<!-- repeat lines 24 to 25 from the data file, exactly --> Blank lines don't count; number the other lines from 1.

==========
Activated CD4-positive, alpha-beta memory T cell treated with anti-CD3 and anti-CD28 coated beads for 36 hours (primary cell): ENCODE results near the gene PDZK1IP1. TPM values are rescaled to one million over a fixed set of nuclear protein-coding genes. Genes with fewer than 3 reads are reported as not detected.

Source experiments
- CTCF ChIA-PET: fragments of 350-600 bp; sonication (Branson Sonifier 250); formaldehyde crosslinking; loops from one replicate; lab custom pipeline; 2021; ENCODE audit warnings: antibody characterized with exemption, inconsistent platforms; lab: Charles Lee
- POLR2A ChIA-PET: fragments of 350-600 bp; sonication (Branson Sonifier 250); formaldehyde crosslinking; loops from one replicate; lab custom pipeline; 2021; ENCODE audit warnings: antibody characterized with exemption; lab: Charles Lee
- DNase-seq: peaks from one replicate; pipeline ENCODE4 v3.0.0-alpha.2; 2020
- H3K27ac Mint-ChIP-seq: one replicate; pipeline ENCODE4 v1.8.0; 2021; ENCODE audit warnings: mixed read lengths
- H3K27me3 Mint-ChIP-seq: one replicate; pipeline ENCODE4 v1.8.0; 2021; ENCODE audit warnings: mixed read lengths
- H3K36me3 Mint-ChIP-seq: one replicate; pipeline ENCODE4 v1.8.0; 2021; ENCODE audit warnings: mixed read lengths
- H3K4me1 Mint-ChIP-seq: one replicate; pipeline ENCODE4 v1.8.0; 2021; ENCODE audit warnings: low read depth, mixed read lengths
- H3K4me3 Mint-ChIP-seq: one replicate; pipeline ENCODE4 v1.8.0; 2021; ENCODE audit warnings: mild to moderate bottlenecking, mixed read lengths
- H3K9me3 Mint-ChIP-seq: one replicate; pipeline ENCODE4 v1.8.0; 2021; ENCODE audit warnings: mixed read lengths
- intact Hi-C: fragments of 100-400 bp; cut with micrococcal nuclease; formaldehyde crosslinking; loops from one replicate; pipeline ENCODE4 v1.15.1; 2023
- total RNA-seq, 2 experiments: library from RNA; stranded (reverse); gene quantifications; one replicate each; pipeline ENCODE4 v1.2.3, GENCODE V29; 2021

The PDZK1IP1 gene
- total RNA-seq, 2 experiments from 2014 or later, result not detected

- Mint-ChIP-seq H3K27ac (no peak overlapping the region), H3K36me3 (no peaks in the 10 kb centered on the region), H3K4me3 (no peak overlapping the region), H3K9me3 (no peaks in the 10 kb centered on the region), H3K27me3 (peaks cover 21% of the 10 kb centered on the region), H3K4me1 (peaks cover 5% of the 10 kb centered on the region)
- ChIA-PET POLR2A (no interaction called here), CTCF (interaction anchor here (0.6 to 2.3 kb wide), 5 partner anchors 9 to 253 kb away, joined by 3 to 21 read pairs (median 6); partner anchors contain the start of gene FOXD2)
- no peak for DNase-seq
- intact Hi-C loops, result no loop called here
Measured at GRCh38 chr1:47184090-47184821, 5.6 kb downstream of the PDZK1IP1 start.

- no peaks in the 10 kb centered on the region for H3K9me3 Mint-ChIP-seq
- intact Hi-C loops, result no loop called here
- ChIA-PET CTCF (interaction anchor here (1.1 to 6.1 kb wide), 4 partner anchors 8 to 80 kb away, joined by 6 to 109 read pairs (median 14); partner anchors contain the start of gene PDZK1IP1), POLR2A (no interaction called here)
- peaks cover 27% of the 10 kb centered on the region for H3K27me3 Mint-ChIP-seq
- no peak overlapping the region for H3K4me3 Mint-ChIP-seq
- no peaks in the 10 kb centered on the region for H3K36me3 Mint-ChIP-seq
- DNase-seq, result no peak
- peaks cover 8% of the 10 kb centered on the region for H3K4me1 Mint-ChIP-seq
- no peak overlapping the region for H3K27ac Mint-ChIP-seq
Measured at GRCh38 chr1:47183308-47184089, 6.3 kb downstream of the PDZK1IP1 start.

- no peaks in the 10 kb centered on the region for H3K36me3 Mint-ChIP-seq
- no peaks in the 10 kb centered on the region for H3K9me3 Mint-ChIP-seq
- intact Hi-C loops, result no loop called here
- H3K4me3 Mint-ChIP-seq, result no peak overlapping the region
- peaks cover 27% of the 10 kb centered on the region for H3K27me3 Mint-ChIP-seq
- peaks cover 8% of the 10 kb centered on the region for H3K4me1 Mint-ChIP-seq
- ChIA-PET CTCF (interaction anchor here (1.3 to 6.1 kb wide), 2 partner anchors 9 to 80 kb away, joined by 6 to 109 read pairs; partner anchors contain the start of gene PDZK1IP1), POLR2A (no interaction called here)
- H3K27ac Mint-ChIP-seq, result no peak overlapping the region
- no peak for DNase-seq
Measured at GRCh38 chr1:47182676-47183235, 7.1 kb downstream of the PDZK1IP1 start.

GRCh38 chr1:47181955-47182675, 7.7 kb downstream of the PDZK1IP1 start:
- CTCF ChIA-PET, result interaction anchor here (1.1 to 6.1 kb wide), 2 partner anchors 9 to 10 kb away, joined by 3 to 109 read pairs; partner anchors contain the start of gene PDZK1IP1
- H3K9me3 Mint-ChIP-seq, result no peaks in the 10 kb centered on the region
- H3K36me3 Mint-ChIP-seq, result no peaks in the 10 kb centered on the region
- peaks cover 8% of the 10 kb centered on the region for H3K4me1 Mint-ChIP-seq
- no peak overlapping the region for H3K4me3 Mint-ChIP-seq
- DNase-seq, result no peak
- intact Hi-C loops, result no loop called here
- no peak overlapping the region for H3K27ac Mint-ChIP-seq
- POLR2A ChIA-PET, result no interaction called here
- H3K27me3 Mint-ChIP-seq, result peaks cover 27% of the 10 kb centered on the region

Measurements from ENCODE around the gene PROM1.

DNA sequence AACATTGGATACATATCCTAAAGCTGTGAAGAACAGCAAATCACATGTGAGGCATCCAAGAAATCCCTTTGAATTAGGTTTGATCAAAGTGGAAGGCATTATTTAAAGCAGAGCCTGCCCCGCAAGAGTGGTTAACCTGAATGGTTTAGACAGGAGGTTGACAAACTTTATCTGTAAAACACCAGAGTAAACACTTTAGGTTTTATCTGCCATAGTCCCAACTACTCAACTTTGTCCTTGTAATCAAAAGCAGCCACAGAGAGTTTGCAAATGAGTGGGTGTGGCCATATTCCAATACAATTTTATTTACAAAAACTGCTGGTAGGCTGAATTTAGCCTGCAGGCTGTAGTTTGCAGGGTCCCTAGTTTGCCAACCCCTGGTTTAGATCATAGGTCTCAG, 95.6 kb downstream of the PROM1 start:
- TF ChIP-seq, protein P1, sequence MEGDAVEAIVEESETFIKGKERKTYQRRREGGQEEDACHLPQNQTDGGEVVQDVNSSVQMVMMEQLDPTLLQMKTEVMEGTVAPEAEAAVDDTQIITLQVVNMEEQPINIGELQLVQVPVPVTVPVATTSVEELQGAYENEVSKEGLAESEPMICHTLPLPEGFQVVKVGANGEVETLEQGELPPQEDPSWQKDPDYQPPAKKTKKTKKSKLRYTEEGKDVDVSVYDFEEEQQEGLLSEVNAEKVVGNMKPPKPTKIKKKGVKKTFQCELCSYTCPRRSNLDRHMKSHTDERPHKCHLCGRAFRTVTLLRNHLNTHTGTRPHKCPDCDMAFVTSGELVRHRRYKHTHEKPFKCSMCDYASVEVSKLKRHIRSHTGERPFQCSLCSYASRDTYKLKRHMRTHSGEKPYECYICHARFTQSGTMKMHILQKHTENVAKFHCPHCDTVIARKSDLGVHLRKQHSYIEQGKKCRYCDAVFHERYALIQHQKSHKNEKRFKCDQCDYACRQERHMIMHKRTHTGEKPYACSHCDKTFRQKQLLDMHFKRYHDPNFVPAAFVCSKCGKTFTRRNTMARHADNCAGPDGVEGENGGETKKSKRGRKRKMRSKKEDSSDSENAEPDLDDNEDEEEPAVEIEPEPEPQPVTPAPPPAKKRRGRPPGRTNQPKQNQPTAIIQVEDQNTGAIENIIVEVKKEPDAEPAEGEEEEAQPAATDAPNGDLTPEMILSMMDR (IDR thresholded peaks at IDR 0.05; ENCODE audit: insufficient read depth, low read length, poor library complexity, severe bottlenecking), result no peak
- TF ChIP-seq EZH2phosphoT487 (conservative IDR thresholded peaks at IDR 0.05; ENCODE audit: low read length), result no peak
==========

- peaks cover 27% of the 10 kb centered on the region for H3K27me3 Mint-ChIP-seq
- no peak overlapping the region for H3K4me3 Mint-ChIP-seq